Lastly, aligned to Mars, I decided to point my scope at Saturn. There, it drifted a great distance, which concerned me. If it didn’t track with Saturn, then what is the problem? Has the gear burnt out? Has the software failed? Luckily, there was no problem. Saturn was able to stay inside the field of view of my telescope for a long time after readjusting it back to the center of my field of view. This confirmed the results that I had received, that my telescope troubles were over at last.

Happy with the results of my test run, I decided to pack up my telescope, and bring it inside. However, I wasn’t done. Before packing, I saw the rising of the moon through dense trees. This gave me the idea of watching the Moon rise. Therefore, after packing up and bringing all my equipment inside, I decided to head to a dark spot where the moon can be easily observed. Sadly, the moon had already risen, but it was no less beautiful. With my tripod and camera, I was able to compose a number of images of the scene with the moon in the background. It was very nice. A short while later, when it started to get too cold. I packed up and headed home. I was very happy with the results of that night, and with my telescope troubles officially over, I can continue to observe and image in the near future.

 

Deep Sky Observer – The Orion Nebula

On January 21, 2014, the sky was clear again. Therefore, I decided to take my telescope out once more. Outside was a temperature of -18 oC. It was not that windy. I set up on my driveway, which had a great view of the constellation Orion. My goal for this session was to find the Orion Nebula once more and properly image it.

When everything is set up, I align my telescope to two stars: Betelgeuse, and Mirfak. It was a successful alignment. After alignment, I slewed to M42. I looked at it through my eyepiece, and I saw the glorius green cloud of the Orion Nebula, also known as M42. Since I already tried taking an image with the DSLR, I tried to image it using the CCD Camera.

For those who don’t know, A CCD Camera is a camera that uses a chip to collect the light and create an image from it. CCD stands for Charged-Coupled Device. It is a major advancement in digital imaging technology. It is used not only for light detection, but when high-quality images are needed. The first images I took, such as my triple-transit Jupiter image, or my Saturn image, were with a CCD camera.

After fiddling with the telescope, eye piece and CCD camera, I was able to find an image of three stars. I don’t know if that was M42, however, I was happy to be able to image far away stars from my CCD camera, designed for planetary imaging. Unfortunately, after processing the video footage, I realized it was not M42, but were three stars that were poorly focused. After filming the stars for a few minutes, I decided to stop CCD imaging the stars. I was determined to find M42 though.

Orion Nebula Stars captured using CCD Camera

Orion Nebula Stars captured using CCD Camera

Therefore, I decided to use the DSLR Camera again. I eventually found M42, and took a few long exposure images of it. Looking at them now, it is much clearer this time around, but not at the level that I want it to be at. I believe there might be a focusing issue on my telescope. I’ll need to look into that. Below is the image of the Orion Nebula:

The Orion Nebula

The Orion Nebula

During my imaging attempts of M42, I went to the side of my house, and I saw the Big Dipper, clear as night, between my house and my neighbour’s house. Seeing it at its position inspired me to image it, but at a later time, after Jupiter.

After imaging M42, I set my sight to CCD image Jupiter. However, before I could do that, I see my computer has restarted and repairing itself. Waiting for it, I realize that the computer is on a cycle that prevents the operating system from booting. I don’t know why, but I believe it was because of the intense cold prevented the proper functioning of my computer. Therefore, I decided to take my computer inside to warm up. With my computer out of order, I decided to focus my attention on capturing that image of the Big Dipper.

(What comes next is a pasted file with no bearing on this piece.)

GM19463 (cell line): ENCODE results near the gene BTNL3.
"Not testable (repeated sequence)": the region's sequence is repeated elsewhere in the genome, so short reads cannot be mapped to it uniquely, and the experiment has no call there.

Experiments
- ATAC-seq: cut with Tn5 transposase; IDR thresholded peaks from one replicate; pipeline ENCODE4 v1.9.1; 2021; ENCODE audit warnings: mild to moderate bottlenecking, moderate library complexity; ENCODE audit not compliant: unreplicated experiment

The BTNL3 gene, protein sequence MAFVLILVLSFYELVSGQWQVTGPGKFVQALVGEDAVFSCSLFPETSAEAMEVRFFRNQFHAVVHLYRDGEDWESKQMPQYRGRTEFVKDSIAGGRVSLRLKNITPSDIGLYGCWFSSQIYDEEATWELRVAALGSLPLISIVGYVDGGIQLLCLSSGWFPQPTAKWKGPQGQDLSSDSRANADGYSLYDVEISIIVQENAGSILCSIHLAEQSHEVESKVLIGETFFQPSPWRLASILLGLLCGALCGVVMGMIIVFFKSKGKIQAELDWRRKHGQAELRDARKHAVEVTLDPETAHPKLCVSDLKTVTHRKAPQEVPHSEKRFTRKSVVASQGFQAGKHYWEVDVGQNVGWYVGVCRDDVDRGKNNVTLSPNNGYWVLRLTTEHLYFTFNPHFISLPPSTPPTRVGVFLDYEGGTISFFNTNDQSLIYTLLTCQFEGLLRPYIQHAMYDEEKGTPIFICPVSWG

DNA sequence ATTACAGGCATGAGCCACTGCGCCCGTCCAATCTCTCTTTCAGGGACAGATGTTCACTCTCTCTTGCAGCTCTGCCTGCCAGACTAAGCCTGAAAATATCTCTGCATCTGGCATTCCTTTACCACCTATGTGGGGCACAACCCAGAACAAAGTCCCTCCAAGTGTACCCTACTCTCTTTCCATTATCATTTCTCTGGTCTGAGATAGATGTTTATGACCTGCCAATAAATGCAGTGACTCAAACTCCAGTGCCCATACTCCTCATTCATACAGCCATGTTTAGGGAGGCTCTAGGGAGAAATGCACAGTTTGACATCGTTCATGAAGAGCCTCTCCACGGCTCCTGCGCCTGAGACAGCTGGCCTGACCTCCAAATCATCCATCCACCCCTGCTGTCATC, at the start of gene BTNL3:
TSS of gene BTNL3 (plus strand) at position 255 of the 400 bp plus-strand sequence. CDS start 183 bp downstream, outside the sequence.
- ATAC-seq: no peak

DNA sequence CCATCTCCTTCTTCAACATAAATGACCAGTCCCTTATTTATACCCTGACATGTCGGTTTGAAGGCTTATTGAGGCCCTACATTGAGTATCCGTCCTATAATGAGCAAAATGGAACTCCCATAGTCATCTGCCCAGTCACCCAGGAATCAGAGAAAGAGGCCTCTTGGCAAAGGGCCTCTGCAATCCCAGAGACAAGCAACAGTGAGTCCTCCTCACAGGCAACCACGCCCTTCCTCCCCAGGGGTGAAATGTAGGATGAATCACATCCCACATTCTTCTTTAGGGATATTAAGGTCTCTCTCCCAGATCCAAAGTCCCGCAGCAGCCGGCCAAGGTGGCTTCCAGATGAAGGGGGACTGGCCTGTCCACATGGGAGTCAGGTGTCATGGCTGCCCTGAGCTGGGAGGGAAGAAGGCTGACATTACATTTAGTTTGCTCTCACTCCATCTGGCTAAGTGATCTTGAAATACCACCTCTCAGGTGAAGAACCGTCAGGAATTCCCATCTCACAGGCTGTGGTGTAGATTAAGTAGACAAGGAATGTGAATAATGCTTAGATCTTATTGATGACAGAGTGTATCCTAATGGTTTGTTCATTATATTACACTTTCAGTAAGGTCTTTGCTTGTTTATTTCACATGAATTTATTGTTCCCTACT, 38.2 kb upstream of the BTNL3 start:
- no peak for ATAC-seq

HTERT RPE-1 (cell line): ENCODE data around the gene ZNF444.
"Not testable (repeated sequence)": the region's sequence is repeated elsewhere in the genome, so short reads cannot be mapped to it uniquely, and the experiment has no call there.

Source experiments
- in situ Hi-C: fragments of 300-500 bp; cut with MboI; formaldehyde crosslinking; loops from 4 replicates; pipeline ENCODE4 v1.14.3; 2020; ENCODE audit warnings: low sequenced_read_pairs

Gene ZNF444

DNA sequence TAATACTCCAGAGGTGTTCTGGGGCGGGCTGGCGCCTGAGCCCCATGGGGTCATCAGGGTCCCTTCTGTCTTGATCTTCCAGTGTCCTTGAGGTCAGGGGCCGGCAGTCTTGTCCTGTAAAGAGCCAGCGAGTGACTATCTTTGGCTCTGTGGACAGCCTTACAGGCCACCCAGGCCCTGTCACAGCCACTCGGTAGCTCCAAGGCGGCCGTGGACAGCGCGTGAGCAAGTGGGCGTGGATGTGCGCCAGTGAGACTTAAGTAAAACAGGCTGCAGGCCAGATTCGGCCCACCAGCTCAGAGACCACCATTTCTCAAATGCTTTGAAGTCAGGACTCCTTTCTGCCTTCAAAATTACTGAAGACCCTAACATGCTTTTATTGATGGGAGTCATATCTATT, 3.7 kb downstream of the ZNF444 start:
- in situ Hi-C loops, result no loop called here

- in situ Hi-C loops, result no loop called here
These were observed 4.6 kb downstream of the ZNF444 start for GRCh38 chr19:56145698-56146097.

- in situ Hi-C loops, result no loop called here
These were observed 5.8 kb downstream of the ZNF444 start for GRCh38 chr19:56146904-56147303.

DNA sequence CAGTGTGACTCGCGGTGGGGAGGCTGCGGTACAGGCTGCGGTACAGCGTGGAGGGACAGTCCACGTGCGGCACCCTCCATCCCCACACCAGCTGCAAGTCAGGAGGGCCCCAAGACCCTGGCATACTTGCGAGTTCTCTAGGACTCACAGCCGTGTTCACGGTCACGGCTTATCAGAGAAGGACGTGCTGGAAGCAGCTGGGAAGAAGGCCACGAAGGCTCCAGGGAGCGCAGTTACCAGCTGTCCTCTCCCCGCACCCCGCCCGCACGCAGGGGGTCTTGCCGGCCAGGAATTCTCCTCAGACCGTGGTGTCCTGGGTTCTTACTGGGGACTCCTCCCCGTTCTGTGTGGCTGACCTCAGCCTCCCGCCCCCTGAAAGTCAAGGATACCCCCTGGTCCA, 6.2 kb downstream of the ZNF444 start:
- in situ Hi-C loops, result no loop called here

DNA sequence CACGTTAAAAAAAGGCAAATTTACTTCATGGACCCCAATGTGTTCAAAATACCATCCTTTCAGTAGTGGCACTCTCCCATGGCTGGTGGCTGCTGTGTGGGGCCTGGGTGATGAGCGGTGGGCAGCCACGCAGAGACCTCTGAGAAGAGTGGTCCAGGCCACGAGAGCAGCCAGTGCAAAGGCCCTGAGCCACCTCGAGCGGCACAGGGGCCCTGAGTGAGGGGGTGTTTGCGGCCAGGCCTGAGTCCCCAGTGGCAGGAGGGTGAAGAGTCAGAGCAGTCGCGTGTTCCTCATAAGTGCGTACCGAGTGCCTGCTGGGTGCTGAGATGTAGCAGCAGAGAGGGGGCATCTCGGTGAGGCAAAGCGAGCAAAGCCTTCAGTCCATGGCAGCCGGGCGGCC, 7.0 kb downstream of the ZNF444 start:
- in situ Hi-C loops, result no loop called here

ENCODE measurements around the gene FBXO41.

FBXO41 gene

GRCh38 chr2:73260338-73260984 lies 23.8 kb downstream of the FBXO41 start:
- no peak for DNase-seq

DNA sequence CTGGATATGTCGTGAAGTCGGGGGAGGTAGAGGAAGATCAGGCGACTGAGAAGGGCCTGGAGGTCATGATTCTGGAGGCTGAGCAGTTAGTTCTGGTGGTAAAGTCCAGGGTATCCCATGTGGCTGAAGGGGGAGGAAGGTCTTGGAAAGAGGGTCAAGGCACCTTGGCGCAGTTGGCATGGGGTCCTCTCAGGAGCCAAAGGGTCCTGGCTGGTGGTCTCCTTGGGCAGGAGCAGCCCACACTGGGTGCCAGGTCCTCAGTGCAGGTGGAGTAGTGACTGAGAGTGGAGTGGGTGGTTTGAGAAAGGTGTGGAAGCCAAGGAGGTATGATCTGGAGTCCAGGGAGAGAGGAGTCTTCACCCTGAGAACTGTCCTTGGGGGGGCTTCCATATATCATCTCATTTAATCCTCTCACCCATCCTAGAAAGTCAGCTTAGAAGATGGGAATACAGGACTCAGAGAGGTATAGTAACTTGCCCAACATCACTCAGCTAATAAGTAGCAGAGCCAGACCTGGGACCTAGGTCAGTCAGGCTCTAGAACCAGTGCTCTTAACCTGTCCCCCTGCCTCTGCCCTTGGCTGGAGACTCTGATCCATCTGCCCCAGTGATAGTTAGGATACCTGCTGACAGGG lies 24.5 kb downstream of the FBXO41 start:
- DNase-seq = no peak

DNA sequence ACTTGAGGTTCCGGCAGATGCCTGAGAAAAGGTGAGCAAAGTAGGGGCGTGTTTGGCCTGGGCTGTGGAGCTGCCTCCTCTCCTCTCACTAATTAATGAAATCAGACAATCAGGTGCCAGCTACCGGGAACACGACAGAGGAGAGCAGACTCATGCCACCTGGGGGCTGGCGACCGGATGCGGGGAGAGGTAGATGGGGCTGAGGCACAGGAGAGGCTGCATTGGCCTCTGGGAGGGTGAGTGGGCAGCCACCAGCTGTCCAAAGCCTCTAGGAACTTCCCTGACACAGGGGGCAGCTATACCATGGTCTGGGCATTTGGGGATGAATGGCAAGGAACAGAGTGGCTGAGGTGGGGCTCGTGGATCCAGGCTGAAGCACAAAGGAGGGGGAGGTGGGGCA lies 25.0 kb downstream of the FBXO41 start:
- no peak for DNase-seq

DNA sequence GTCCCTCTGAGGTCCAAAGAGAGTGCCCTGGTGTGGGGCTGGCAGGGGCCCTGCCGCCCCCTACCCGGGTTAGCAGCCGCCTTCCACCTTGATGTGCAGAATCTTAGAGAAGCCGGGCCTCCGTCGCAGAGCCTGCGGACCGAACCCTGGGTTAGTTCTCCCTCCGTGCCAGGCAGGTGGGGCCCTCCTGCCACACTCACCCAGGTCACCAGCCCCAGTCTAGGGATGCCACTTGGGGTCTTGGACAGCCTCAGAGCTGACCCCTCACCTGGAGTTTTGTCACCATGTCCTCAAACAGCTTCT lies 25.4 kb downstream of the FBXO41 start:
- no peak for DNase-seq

I relocated my set up to the dark area between my house and my neighbour’s. I set the camera on top of my piggyback mount. I then set the telescope to capture many long exposure images of the sky. They turned out beautifully.

Wide Angle View of Stars

Wide Angle View of Stars

The Big Dipper Between Two Houses

The Big Dipper Between Two Houses

Stars with Jupiter in the sky

Stars with Jupiter in the sky

Note that on the center-bottom portion of the images, my telescope was visible.

After I was satisfied in the quality and number of images taken, I decided to refocus my attention on Jupiter. I went back inside to obtain my laptop. At the same time I also went to swap out the batteries. To conserve used batteries, I reused a set of old batteries having warmed up to room temperature, thus allowing any extra charge to be used up. I went outside and replaced the batteries.

I set it up and I set the telescope to realign itself to Jupiter. However, the telescope was starting to give me a No Response 17 code. That means that my hand controller lost contact with the Altitude motor, which means I had no up or down capabilities. I conjectured it to being exposed to the cold for so long. However, I also read that it could be due to the used batteries having been completely drained. Regardless of why, I decided to call it a night. I brought all my equipment back in, and got warm.

That night was not only quite successful, but has been the busiest I had ever been. I ran back into my house to get equipment more times than any other time. I got a better image of M42 despite it not being at the quality I desire it to be. I was able to image a farway star using CCD. I was also able to get a lot of long-exposure images of the big dipper and the night sky. Unfortunately, I wasn’t able to image Jupiter. The next time I observe, I will image Jupiter. I also discovered focusing issues when I use my DSLR camera. It will have to be resolved if I want to get better images. It has been a great learning experience, and I hope to do it again.

Before I conclude the post, I have one announcement to make:

  • The Facebook page is officially live. If anybody has any questions, feel free to ask them there. The link is: https://www.facebook.com/jolyastronomy

Thank You for following my blog. I hope you enjoy it. Happy Observing!

WORK CITED

http://en.wikipedia.org/wiki/Charge-coupled_device

http://www.celestron.com/c3/support3/index.php?_m=knowledgebase&_a=viewarticle&kbarticleid=2434